FAQ
Hello Gophers.

I have an HTTP endpoint that may or may not incur massive disk IO depending
on the incoming request. I do not intent to limit the amount of disk IO
operations and would like the endpoint to run to its full throughput
potential.

Effective-Go taught me: "(goroutine) if one should block, such as while
waiting for I/O, others continue to run."
So is it OK to leave the IO operation in the HTTP request handler, and let
Go runtime handle the rest? And how many goroutines does net.http server
use for concurrent requests?

Thanks!

Regards,
Howard

--
You received this message because you are subscribed to the Google Groups "golang-nuts" group.
To unsubscribe from this group and stop receiving emails from it, send an email to golang-nuts+unsubscribe@googlegroups.com.
For more options, visit https://groups.google.com/d/optout.

Search Discussions

  • Brad Fitzpatrick at Jul 7, 2015 at 7:47 pm
    Don't be afraid to block on slow operations (like I/O in any goroutine),
    and don't be afraid to use tons of goroutines.

    net/http uses one goroutine per HTTP request.

    On Tue, Jul 7, 2015 at 6:16 AM, Howard Guo wrote:

    Hello Gophers.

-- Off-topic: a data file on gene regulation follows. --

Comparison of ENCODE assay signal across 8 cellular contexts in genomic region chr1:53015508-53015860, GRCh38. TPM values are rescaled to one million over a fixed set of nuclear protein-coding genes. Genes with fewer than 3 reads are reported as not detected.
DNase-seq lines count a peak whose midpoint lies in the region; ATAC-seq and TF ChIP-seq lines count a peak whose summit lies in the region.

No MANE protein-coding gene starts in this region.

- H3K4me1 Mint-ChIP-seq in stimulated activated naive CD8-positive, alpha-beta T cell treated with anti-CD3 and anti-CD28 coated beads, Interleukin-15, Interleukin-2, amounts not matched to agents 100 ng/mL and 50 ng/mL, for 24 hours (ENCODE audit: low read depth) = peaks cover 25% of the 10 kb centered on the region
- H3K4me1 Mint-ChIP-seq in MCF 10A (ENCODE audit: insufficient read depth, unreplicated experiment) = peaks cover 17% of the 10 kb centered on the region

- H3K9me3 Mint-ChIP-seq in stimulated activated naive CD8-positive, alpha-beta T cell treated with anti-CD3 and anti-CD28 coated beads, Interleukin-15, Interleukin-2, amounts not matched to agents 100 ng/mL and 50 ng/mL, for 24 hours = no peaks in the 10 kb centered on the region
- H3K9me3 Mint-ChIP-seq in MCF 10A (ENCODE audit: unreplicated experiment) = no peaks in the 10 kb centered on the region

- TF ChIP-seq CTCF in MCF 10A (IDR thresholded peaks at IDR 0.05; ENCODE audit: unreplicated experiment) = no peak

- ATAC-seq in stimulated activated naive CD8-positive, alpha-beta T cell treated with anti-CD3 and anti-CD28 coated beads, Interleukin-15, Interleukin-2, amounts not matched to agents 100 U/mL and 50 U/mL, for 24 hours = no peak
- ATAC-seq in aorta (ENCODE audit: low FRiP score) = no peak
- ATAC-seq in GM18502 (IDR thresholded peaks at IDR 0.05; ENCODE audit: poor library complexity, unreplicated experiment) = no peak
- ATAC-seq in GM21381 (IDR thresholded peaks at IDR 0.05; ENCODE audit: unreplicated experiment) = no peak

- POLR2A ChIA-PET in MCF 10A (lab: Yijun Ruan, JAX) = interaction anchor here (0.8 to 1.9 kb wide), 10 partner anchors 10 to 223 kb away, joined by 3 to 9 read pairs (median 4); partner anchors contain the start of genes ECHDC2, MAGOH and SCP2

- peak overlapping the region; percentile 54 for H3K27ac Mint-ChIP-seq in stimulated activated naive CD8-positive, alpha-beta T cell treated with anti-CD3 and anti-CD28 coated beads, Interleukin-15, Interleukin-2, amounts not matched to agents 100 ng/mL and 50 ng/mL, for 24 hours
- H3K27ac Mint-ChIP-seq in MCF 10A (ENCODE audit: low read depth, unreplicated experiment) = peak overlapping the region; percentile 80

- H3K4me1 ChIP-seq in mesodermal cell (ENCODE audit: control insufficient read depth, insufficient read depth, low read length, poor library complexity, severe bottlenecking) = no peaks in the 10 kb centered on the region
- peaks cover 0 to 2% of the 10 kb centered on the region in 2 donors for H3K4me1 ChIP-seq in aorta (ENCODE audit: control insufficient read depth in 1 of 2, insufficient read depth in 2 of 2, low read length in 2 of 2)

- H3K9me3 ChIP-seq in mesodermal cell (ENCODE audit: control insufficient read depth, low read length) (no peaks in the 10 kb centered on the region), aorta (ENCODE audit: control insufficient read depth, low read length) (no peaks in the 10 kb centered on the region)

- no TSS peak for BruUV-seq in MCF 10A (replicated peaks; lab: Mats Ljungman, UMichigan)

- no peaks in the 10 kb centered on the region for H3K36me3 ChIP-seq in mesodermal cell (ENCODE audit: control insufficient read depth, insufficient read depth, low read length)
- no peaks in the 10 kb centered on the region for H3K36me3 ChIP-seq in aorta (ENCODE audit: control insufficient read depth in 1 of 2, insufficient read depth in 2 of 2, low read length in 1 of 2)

I have an HTTP endpoint that may or may not incur massive disk IO
    depending on the incoming request. I do not intent to limit the amount of
    disk IO operations and would like the endpoint to run to its full
    throughput potential.

    Effective-Go taught me: "(goroutine) if one should block, such as while
    waiting for I/O, others continue to run."
    So is it OK to leave the IO operation in the HTTP request handler, and let
    Go runtime handle the rest? And how many goroutines does net.http server
    use for concurrent requests?

    Thanks!

    Regards,
    Howard

    --
    You received this message because you are subscribed to the Google Groups
    "golang-nuts" group.
    To unsubscribe from this group and stop receiving emails from it, send an
    email to golang-nuts+unsubscribe@googlegroups.com.